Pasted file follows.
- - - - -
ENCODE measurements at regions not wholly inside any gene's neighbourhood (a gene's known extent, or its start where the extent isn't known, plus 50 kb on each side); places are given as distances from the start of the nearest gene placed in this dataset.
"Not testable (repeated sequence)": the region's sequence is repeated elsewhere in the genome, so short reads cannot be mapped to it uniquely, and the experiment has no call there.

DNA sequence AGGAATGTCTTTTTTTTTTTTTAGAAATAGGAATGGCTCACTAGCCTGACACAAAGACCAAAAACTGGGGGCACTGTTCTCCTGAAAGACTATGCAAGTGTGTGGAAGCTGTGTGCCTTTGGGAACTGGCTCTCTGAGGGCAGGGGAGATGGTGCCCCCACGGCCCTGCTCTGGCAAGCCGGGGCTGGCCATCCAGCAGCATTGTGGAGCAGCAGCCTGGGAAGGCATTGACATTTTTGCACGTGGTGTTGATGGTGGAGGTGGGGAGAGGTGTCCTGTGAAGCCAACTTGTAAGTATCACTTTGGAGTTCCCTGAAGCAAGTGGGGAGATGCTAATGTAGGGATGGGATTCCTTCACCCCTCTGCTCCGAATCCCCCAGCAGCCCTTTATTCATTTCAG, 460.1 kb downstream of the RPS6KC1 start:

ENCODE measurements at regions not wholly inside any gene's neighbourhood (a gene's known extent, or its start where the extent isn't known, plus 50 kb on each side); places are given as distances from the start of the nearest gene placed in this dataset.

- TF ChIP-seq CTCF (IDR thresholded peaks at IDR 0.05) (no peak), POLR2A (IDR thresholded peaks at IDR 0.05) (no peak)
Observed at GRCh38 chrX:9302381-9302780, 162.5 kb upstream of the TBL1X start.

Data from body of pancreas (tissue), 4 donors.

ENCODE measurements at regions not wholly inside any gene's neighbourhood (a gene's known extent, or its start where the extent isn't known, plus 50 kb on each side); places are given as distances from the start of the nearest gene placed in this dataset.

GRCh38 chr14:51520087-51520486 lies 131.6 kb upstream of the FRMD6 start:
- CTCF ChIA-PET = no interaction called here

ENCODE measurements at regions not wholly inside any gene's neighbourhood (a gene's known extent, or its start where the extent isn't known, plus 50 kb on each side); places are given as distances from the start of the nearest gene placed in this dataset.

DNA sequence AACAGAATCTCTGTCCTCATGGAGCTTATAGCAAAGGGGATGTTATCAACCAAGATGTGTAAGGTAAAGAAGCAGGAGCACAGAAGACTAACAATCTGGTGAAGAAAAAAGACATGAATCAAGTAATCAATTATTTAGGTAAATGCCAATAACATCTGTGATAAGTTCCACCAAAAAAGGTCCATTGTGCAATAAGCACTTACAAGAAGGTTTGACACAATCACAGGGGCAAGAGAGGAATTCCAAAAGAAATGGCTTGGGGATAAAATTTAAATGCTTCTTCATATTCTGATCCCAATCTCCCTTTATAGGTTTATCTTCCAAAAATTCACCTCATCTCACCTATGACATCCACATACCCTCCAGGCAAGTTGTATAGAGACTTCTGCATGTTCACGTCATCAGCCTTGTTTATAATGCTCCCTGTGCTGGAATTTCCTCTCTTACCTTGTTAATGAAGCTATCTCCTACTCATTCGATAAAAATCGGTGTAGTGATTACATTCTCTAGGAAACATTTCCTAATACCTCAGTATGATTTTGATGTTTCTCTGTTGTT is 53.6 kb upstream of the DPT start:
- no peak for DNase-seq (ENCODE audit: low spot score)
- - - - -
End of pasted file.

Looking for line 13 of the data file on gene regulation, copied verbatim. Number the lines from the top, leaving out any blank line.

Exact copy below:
- no peak for DNase-seq (ENCODE audit: low spot score)